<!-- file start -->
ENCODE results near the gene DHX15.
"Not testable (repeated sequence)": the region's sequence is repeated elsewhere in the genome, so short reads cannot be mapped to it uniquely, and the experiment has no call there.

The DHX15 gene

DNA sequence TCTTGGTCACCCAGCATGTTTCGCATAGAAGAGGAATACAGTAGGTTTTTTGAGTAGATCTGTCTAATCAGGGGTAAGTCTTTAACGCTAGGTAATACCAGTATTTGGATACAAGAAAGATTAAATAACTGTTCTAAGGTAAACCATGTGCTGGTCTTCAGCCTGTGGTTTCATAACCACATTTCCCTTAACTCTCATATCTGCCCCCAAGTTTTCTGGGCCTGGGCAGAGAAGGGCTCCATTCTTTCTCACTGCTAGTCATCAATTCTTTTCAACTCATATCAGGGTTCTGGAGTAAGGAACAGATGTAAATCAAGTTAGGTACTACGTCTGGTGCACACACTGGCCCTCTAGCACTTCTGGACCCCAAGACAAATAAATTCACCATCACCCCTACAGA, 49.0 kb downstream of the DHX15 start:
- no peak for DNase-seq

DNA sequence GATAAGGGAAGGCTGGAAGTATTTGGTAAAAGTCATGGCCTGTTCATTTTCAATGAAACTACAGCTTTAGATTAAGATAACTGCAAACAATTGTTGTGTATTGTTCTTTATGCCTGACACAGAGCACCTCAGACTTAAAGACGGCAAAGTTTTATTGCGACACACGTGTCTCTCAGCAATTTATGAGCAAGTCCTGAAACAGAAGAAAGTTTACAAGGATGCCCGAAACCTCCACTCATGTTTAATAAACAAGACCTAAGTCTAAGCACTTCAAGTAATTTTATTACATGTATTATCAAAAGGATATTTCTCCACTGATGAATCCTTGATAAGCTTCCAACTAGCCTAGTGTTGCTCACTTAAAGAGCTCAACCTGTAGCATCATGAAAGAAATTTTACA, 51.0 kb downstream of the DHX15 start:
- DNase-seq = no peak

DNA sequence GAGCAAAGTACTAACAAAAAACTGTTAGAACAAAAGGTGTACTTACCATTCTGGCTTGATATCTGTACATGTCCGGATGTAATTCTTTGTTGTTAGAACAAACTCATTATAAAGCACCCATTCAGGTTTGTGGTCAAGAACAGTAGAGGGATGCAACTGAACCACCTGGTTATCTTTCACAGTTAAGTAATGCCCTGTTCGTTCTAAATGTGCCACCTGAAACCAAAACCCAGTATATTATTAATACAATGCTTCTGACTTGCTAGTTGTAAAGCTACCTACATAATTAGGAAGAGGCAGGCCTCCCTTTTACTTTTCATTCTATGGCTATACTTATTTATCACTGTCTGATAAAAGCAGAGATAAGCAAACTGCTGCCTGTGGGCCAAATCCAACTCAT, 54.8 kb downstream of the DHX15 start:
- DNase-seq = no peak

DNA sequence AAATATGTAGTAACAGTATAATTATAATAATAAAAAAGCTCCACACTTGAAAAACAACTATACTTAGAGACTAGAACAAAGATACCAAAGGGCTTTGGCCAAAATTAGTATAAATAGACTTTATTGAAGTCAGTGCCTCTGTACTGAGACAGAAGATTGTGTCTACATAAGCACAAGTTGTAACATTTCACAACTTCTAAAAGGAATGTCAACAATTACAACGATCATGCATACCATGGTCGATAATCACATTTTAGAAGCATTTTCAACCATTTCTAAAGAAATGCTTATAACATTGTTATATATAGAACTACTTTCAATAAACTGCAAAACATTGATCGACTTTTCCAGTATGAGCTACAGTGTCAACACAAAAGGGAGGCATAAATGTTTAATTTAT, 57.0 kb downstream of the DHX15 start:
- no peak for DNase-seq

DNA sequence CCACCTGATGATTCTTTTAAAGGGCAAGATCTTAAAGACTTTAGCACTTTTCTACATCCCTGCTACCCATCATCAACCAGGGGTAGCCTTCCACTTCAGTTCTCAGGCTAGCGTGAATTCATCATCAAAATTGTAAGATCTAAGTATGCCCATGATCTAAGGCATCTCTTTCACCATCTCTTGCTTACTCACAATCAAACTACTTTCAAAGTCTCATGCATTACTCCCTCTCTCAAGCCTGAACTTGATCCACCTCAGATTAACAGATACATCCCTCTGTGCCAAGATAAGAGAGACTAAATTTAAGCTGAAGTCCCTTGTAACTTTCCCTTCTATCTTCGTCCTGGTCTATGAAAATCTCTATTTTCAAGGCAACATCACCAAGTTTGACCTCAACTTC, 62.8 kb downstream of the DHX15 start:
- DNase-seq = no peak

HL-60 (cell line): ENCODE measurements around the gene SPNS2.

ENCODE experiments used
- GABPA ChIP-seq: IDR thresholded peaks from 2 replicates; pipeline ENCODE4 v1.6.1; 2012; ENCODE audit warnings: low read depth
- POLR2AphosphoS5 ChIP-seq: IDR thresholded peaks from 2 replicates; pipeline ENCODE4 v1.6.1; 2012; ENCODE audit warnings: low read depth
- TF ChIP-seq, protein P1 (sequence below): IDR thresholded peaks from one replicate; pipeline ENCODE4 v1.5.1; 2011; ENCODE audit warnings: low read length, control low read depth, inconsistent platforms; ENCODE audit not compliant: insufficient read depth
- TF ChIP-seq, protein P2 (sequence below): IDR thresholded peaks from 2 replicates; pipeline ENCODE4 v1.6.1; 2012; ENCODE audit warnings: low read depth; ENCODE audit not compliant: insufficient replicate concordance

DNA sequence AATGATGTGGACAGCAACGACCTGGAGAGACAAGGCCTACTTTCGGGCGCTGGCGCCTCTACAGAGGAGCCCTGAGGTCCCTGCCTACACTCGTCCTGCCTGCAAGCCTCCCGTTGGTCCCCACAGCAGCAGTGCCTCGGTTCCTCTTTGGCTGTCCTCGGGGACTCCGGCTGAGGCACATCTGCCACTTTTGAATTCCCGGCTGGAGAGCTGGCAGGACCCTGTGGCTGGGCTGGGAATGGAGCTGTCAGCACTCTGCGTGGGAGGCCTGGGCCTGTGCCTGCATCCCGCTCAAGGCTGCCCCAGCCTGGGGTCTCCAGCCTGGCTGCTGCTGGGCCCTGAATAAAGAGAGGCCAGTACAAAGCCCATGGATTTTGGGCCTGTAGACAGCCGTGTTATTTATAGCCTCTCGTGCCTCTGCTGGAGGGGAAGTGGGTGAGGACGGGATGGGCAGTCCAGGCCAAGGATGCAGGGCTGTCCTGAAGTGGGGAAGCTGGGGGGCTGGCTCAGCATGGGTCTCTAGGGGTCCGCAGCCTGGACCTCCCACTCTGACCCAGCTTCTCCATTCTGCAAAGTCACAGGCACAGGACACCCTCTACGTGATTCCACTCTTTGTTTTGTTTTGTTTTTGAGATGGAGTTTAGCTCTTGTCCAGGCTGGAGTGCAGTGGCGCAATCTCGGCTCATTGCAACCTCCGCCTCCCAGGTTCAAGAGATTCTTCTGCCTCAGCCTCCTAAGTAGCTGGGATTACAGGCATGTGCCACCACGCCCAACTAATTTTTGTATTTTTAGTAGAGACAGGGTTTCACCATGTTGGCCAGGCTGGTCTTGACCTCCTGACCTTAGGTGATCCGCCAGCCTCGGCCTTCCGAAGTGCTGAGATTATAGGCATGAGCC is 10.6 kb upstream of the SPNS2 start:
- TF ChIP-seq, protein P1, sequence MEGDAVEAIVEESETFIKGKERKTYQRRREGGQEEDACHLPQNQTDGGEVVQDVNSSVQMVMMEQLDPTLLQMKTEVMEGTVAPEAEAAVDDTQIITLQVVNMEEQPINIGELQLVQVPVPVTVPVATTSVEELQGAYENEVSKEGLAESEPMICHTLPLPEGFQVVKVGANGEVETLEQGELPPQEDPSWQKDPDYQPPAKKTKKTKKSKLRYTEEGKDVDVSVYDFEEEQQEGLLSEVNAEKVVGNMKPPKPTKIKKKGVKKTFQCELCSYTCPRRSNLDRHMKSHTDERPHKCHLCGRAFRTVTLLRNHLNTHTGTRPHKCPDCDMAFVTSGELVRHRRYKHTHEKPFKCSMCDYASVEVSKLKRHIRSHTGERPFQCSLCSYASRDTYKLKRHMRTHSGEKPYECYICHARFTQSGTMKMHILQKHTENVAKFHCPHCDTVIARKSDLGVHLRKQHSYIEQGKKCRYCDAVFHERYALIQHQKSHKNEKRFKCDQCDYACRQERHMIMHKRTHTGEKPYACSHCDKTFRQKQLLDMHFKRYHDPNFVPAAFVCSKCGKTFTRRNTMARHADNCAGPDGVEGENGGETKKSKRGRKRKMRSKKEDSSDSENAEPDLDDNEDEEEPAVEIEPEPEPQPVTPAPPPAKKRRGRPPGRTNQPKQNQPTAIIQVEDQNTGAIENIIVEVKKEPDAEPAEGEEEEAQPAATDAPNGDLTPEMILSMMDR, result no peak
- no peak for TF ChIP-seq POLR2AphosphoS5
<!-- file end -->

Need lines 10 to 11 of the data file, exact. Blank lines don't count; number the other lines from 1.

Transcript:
DNA sequence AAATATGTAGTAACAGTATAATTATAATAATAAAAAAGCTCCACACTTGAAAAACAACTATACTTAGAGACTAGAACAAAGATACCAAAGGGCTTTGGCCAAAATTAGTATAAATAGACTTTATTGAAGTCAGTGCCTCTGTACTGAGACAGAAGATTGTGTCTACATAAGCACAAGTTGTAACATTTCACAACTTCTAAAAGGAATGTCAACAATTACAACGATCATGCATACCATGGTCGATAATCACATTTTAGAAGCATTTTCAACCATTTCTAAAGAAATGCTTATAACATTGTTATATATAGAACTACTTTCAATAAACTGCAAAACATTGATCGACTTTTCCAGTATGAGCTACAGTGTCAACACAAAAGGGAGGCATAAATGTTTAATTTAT, 57.0 kb downstream of the DHX15 start:
- no peak for DNase-seq